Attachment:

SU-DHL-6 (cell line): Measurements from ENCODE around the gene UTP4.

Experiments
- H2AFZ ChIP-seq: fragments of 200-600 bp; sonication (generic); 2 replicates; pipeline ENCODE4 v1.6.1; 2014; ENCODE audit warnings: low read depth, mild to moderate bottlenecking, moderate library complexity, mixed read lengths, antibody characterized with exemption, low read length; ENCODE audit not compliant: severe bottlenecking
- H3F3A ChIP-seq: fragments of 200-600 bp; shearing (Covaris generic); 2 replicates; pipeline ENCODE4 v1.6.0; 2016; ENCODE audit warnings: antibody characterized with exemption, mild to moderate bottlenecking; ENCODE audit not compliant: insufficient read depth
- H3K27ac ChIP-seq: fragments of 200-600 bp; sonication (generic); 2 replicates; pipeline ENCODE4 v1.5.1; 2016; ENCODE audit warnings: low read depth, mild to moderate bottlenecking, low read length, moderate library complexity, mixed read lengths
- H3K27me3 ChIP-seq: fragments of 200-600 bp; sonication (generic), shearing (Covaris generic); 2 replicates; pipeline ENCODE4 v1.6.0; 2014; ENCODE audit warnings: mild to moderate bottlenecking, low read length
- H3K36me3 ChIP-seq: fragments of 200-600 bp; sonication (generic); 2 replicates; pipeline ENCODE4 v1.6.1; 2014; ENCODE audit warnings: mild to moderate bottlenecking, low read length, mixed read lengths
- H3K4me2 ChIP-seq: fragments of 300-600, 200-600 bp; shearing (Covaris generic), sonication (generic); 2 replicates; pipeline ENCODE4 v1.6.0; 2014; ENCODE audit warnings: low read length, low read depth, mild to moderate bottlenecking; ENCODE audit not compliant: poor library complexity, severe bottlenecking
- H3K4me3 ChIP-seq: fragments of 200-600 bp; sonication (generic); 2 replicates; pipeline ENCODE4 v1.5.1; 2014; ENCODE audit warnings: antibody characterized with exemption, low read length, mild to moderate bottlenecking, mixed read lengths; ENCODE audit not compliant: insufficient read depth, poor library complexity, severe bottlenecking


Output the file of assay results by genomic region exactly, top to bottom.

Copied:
SU-DHL-6 (cell line): Measurements from ENCODE around the gene UTP4.

Experiments
- H2AFZ ChIP-seq: fragments of 200-600 bp; sonication (generic); 2 replicates; pipeline ENCODE4 v1.6.1; 2014; ENCODE audit warnings: low read depth, mild to moderate bottlenecking, moderate library complexity, mixed read lengths, antibody characterized with exemption, low read length; ENCODE audit not compliant: severe bottlenecking
- H3F3A ChIP-seq: fragments of 200-600 bp; shearing (Covaris generic); 2 replicates; pipeline ENCODE4 v1.6.0; 2016; ENCODE audit warnings: antibody characterized with exemption, mild to moderate bottlenecking; ENCODE audit not compliant: insufficient read depth
- H3K27ac ChIP-seq: fragments of 200-600 bp; sonication (generic); 2 replicates; pipeline ENCODE4 v1.5.1; 2016; ENCODE audit warnings: low read depth, mild to moderate bottlenecking, low read length, moderate library complexity, mixed read lengths
- H3K27me3 ChIP-seq: fragments of 200-600 bp; sonication (generic), shearing (Covaris generic); 2 replicates; pipeline ENCODE4 v1.6.0; 2014; ENCODE audit warnings: mild to moderate bottlenecking, low read length
- H3K36me3 ChIP-seq: fragments of 200-600 bp; sonication (generic); 2 replicates; pipeline ENCODE4 v1.6.1; 2014; ENCODE audit warnings: mild to moderate bottlenecking, low read length, mixed read lengths
- H3K4me2 ChIP-seq: fragments of 300-600, 200-600 bp; shearing (Covaris generic), sonication (generic); 2 replicates; pipeline ENCODE4 v1.6.0; 2014; ENCODE audit warnings: low read length, low read depth, mild to moderate bottlenecking; ENCODE audit not compliant: poor library complexity, severe bottlenecking
- H3K4me3 ChIP-seq: fragments of 200-600 bp; sonication (generic); 2 replicates; pipeline ENCODE4 v1.5.1; 2014; ENCODE audit warnings: antibody characterized with exemption, low read length, mild to moderate bottlenecking, mixed read lengths; ENCODE audit not compliant: insufficient read depth, poor library complexity, severe bottlenecking